Taboo on the Tattoo.
High street music retailer, HMV, have reportedly introduced a new “appearance policy” requiring employees to smarten up, or face disciplinary action. The new policy dictates that “high standards of personal grooming” will be expected. Long hair must be tied up and while “discreet” tattoos or piercings will be allowed, the new policy states that “extreme body art” must be re
Now what is the issue here and how does it apply to Employment Law.
You would think that HMW being involved in the music industry would attract younger people to work there and in doing so, these younger people would be able to express themselves.
Just go into any town or city these days and see the difference between how staff dress is a fine dining restaurant to how they dress in a hip club of any musical bent.
There has always been a distinction in the past, but now it seems more pronounced.
I can only think that they are trying to cater for all of their audience. Remember the old adage, the customer is always right.
HMV are fighting for their corporate life as the buying pattern of their audience changes. Illegal and now legal downloads mean you don’t need a physical record store any more.
If you have been to HMW recently you can see what I mean in their diversity and range of stock.
Older people are most likely to still purchase films and music in the way they have done, which is with a physical media.
Would your mother or grandmother be afraid of the staff with arm sleeve tattoos working in HMV or similar?
In the past Tatoos were the preserve of the supposed underclass or something you did in the forces. Not now, you only have to look at David Beckham to see this.
Art imitating life imitating art? However, one person’s choices don’t mean that everyone should or has to approve.
A spokesperson for HMV has made the following statement:
“Media reports on this have been somewhat sensationalised, and we’re not trying to ban tattoos or anything else for that matter, but if someone does have extensive body art – whether in-store or at head office, we would expect them to cover this up whilst working… It goes without saying that we want our work colleagues to feel valued as individuals who can express their personalities, but it’s also important that we balance this against the needs and expectations of our customers, who, ultimately, have to be at the heart of everything we do.”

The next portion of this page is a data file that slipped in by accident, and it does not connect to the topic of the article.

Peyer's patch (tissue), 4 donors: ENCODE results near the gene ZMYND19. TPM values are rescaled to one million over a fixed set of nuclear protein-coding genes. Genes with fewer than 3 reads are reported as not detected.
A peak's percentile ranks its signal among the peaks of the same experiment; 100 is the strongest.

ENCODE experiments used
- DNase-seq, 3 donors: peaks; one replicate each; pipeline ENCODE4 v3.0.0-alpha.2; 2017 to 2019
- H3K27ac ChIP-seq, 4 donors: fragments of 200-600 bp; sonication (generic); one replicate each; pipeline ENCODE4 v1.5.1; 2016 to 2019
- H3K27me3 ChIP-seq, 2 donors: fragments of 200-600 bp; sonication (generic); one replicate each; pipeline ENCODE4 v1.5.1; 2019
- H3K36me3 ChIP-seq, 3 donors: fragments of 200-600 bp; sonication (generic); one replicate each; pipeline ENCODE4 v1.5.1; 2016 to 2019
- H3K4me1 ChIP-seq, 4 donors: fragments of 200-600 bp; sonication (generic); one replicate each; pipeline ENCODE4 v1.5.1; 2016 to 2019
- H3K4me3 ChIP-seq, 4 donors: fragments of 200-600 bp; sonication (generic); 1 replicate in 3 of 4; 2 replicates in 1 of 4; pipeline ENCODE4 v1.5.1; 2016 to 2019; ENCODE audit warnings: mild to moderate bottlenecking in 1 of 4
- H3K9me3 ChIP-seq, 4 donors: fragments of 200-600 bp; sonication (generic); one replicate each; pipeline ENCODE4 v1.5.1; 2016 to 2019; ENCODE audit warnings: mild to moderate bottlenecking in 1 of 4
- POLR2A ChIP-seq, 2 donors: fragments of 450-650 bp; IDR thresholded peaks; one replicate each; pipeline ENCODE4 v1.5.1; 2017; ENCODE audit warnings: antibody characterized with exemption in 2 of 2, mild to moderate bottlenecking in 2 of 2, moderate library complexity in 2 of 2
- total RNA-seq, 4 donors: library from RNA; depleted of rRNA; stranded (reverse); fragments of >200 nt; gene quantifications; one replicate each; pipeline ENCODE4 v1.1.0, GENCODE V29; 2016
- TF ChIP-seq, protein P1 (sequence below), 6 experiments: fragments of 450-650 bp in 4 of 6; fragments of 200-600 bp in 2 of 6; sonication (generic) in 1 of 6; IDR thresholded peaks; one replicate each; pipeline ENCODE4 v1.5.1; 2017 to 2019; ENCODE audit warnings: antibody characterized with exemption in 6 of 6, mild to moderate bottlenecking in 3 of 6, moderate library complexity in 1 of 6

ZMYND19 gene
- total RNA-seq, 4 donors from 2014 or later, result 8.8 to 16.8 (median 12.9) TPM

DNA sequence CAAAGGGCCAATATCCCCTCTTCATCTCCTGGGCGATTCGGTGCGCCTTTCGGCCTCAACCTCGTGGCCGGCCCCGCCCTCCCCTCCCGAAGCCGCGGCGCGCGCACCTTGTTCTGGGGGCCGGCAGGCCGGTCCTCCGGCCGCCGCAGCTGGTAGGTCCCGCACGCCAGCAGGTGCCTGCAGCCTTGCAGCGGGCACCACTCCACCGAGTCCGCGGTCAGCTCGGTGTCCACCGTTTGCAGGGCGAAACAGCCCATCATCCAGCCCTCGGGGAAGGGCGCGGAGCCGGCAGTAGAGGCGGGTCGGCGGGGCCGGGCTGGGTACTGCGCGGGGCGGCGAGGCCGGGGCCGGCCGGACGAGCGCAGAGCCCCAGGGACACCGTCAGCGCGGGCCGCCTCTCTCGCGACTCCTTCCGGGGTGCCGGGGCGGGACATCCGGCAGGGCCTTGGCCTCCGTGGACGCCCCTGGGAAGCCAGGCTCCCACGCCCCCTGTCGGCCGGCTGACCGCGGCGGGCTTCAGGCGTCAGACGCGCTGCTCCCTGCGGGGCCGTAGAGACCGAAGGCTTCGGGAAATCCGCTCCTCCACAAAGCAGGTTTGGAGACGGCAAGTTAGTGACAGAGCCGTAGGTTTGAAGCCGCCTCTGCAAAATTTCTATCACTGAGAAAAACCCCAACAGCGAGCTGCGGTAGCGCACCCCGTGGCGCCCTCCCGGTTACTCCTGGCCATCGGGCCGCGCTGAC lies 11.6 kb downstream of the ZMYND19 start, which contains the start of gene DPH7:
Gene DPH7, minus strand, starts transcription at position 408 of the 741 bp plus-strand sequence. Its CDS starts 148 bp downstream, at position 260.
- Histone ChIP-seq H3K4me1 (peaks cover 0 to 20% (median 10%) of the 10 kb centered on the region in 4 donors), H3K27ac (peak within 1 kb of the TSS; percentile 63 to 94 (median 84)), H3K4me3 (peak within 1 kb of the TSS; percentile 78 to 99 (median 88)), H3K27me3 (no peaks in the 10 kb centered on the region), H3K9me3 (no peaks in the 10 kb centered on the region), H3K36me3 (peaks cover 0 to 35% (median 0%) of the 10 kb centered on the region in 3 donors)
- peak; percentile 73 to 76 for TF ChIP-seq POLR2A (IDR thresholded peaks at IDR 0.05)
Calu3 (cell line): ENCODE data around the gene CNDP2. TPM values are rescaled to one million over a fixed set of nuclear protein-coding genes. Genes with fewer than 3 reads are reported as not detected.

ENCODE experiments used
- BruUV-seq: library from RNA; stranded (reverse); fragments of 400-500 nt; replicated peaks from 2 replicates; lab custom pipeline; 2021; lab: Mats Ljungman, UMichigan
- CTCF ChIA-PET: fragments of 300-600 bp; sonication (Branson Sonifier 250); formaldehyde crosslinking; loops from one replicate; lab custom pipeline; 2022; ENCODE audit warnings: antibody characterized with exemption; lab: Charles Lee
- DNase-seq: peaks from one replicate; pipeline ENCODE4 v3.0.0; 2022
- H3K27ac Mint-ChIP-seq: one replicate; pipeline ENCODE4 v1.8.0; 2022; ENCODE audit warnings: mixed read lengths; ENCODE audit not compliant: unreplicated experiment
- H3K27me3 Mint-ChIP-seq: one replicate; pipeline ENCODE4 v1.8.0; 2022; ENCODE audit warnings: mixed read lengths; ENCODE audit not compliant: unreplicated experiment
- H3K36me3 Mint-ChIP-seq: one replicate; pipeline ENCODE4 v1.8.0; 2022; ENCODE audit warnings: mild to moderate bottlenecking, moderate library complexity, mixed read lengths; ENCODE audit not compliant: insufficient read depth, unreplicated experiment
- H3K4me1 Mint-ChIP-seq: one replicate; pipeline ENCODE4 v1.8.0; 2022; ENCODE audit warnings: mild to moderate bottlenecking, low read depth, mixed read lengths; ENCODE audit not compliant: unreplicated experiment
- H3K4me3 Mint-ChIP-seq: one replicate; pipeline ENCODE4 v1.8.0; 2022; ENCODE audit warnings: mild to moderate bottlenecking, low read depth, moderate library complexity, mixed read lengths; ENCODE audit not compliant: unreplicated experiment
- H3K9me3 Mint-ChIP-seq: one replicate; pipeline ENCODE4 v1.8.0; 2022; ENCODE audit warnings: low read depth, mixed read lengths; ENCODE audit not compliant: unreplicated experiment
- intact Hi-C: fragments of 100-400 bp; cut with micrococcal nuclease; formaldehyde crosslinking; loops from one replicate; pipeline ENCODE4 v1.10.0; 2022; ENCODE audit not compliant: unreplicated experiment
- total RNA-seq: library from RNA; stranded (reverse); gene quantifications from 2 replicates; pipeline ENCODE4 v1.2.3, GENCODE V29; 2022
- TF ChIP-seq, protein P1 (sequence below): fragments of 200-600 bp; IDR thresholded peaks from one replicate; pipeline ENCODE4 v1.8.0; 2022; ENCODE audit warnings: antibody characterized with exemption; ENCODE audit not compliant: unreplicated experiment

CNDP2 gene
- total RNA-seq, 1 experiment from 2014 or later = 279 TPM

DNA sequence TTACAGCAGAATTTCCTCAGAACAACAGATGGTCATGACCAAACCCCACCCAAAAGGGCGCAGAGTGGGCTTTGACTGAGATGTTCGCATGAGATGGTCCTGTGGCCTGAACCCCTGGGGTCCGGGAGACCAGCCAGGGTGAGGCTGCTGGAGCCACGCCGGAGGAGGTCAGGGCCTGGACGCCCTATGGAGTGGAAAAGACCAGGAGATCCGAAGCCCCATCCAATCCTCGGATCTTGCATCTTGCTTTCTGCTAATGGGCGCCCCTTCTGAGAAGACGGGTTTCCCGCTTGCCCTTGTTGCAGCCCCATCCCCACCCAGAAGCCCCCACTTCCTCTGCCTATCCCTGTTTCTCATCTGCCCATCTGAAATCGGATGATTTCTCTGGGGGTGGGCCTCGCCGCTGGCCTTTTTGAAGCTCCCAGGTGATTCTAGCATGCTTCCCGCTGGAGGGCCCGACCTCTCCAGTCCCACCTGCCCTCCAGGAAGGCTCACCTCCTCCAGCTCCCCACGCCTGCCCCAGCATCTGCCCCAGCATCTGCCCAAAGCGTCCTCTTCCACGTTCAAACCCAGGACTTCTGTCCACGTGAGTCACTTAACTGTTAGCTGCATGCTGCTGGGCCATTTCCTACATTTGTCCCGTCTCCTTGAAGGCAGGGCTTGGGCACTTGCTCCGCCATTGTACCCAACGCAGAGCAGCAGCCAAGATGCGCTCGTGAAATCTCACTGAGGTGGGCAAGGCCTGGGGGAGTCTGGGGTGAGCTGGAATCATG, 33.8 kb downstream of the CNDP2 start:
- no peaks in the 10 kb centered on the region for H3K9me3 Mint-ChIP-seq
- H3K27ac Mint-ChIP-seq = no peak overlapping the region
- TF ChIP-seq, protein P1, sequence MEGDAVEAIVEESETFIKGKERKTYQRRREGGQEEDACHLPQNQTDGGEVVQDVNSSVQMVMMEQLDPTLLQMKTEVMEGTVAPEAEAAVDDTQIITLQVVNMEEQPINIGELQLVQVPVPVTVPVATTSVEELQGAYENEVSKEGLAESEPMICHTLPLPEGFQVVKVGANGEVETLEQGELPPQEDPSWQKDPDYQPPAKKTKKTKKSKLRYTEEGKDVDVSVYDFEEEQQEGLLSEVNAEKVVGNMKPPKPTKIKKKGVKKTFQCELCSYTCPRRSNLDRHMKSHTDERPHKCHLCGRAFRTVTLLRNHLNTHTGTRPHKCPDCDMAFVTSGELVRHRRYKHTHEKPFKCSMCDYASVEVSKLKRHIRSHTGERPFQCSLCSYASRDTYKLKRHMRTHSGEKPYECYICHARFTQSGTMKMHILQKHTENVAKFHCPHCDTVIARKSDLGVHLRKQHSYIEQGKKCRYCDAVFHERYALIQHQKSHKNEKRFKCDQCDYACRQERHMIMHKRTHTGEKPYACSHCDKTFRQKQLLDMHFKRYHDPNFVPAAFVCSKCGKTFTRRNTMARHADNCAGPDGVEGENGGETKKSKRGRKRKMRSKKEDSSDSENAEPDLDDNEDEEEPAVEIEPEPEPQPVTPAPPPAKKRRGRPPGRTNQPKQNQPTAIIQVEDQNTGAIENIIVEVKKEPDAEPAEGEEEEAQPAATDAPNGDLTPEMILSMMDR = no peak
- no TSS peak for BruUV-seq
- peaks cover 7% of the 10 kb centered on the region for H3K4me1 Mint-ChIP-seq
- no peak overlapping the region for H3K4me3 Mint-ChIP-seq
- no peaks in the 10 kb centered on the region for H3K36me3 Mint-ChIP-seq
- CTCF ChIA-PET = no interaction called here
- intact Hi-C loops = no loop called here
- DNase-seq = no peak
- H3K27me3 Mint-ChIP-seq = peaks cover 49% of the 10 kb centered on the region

In the wider scheme the issue isn’t even the tattoos, but more easily and perhaps more controversially the denim policy. That is that males must wear jeans and females must wear skirts.
Before you think us prudish or sexist, we are most defiantly not, but in imposing a blanket look for a dress code, HMV have failed to take into account the basic rules on the Equality Act 2010.
If you force someone to wear something they are uncomfortable with and they feel is either for reasons (direct or indirect) on sex or religion, then they are potentially storing up more trouble than just the new tattoo policy.
You can set a rule as far as dress code goes as an employer, but you must be able to both justify it and be seen to accommodate the law of the land, in this case the Equality Act 2010.
As always this will run until the first objection, the first dismissal for not following the diktat and the fall out from there.
What are your thoughts?
Are you an employer and want some advice on the similar matters?
Are you an employee in a similar situation?
We would love to hear from anyone in this situation with anything similar.